$$\begin{array}{c}\varDelta m=\frac{k}{4{\pi }^{2}}\varDelta \frac{1}{f} \#\left(4\right)\end{array}$$

that corresponds to Δm = 17 ton, Δm = 39 ton, Δm = 10 ton. The difference of mass variation between the three modes can be explained by the modal mass distribution which is not taken into account in the equivalent SDOF model.

After June 3rd 2021 until March 2022, Fr drop to 1.91 Hz, 2.50 Hz, and 2.86 Hz for DirX, DirY, DirZ respectively that corresponds to the finishing works. This drop is associated with the increase of mass of Δm = 244 ton, Δm = 209 ton and Δm = 426 ton for DirX, DirY, DirZ, respectively. The designer estimated the sum of imposed load (Q) and snow load (S) to Q + S = 2116 kN. S is estimated using the Eurocode1: S = 383kN (without load combination coefficients). The mass of the equivalent imposed load Q is estimated around 177 tons which is lower than the result obtained by the drop of frequency by finishing works, showing that finishing work can contribute to stiffness.

Construction phase is almost finished on the 1st January of 2022, i.e. the starting date of the semi-permanent network dataset considered in this study. Figure 7 shows the overall variations of the three first modes (frequency and damping values) and the weather condition over the period January 2022 to June 2022. Missing data close to the end of February is due to an electricity shut-down due to works, not supplied by the local batteries installed at each station. Several windows with remarkable behavior are observed.

First, from 1st January to end of February 2022, the construction phase is ending. The three resonance frequencies are decreasing linearly, with a general coefficient of 7 10− 4 Hz/day for mode DirX, 1.5 10− 3 Hz/day for mode DirY and 2.2 10− 3 Hz/day for mode DirZ (Fig. 8-left). In our case, the variation corresponds to the mass variation of the buildings, with values lower than during the construction phase (2021/03/11 to 2021/05/25) for which the coefficients corresponded to 5 10− 3, 5 10− 3 and 10− 2 Hz/day for DirX, DirY and DirZ, respectively. Over this period, the damping values did not vary linearly. The mean damping values are 1.76% for DirY, 1.95% for DirX, and 2.02% for DirZ with coefficient of variation (COV) of 11.48%, 13.83% and 13.66%, respectively. Damping c in such system is usually approximated by viscous damping ξ, as follow:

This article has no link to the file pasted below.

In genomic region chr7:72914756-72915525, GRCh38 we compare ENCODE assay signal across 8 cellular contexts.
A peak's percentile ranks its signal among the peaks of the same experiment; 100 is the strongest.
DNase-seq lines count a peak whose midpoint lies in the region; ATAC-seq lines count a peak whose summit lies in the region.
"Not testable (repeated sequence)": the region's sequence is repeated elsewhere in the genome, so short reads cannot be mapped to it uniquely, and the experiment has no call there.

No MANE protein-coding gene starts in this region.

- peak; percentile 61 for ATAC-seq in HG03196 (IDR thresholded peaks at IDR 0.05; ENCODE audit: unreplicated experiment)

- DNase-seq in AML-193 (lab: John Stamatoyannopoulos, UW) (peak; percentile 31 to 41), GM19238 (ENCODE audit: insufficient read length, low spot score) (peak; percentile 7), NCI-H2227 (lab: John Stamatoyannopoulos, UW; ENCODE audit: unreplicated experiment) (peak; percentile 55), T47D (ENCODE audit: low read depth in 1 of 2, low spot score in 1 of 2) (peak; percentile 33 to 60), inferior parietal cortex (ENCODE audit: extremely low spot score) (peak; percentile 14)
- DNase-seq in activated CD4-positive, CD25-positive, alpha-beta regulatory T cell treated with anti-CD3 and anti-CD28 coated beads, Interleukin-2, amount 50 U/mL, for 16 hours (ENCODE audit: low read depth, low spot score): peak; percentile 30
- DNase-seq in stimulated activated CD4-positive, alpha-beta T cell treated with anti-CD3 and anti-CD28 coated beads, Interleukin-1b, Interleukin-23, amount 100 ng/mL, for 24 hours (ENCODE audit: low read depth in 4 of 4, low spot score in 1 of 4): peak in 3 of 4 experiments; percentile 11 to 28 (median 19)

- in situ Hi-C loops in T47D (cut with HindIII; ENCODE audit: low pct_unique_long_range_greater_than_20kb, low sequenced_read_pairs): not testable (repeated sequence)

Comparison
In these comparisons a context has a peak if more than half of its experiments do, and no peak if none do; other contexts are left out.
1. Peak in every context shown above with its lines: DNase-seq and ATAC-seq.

$$\begin{array}{c}\xi =\frac{c}{2\sqrt{km}} \#\left(5\right)\end{array}$$

However, in Fig. 7, damping values does not vary like the frequency as 1/m1/2. This may be explained by the various source of damping (i.e. damping material, structural damping, friction between connectors, etc.) which are not all viscous and thus not dependent on 1/m1/2. Damping is quite complex and further researches are needed to confirm this assumption.

## 5.3 Variation of modal parameters during the resident move-in phase

Since March 2022, residents have been started to move in. This corresponds to a linear decrease of the three resonance frequencies (Fig. 8-right). The variations correspond to -5 10− 3 Hz/day for DirX, DirY and DirZ, associated to the mass of inhabitants and furniture. At the end of the finishing work, the frequency values are 1.92 Hz, 2.50 Hz and 2.86 Hz for DirX, DirY and DirZ respectively. On April 1st 2022, all residents are assumed installed. The frequency values drop to 1.85 Hz, 2.45 Hz and 2.77 Hz for DirX, DirY and DirZ respectively. These variations correspond to a variation of mass Δm = 87 ton, Δm = 56 ton, Δm = 87 ton for DirX, DirY and DirZ respectively. The imposed load per unit surface (q = Q/A) of furniture assumed uniformly distributed along the 8 stories of surface A = 351m² represents q = 0.30kN/m², q = 0.20kN/m² and q = 0.30kN/m² for DirX, DirY and DirZ respectively. According to Eurocode 5, the maximum imposed load per surface unit for timber floor is 1.5kN/m², consistent with the calculated values.

## 5.4 Variation of modal parameters during the operational phase